Sharia (alternatively Shariah) is the body of religious law governing the Sunni branch of Islam (the smaller Shiite branch of Islam uses a system of jurisprudence called Jafari). As the Sunni branch is by far the dominant branch of Islam, Sharia is often simply called "Islamic Law".
Islam draws no distinction between religious and secular life, and hence Sharia covers not only religious rituals and the administration of the faith, but every aspect of day-to-day life.
The authority of Sharia is drawn from two major and two lesser sources. The first major source is specific guidance laid down in the Qur'an, and the second source is the Sunnah, or the way that Muhammad (the founder of Islam) lived his life. (The narration and study of how Muhammad actually lived his life is called the Hadith.) A lesser source of authority is Qiyas, which is the extension by analogy of existing Sharia law to new situations. Finally Sharia law can be based on ijma, or consensus. Justification for this final approach is drawn from the Qur'an, where Muhammad states; "My nation cannot agree on an error."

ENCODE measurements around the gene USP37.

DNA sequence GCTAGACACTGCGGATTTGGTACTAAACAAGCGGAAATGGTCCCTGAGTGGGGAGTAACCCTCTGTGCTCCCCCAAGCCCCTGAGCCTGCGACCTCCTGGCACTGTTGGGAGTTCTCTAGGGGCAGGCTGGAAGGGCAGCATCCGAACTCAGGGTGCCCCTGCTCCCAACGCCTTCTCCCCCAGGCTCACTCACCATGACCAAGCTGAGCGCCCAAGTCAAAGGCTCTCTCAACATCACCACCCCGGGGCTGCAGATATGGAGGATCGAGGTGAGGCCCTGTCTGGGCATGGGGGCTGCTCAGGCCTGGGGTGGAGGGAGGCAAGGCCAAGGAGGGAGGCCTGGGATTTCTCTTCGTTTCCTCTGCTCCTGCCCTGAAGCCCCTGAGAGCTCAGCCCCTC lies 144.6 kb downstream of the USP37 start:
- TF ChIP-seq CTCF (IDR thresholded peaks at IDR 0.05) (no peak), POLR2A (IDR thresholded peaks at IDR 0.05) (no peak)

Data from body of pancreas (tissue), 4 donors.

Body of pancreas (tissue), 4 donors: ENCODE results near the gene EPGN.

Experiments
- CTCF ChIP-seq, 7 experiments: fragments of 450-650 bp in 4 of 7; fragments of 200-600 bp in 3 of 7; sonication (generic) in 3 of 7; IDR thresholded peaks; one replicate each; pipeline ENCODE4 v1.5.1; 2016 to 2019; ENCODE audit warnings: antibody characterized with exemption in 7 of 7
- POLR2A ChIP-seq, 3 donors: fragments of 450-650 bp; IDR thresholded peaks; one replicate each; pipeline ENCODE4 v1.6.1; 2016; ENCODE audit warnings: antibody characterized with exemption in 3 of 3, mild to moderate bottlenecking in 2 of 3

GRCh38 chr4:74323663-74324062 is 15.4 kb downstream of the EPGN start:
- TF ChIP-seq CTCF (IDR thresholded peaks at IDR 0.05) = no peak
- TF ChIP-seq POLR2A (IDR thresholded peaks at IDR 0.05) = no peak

The comprehensive nature of Sharia law is due to the belief that the law must provide all that is necessary for a person's spiritual and physical well-being. All possible actions of a muslim are divided (in principle) into five categories: obligatory, meritorious, permissible, reprehensible, and haram (forbidden). Fundamental to the obligations of every muslim are the Five Pillars of Islam.
Most countries of the Middle East and north Africa maintain a dual system of secular courts and Sharia courts, in which the Sharia courts mainly regulate marriage and inheritence. Saudi Arabia and Iran maintain only Sharia courts. Sharia is also used in Afghanistan, Sudan, and Libya. Some states in northern Nigeria have reintroduced Sharia courts.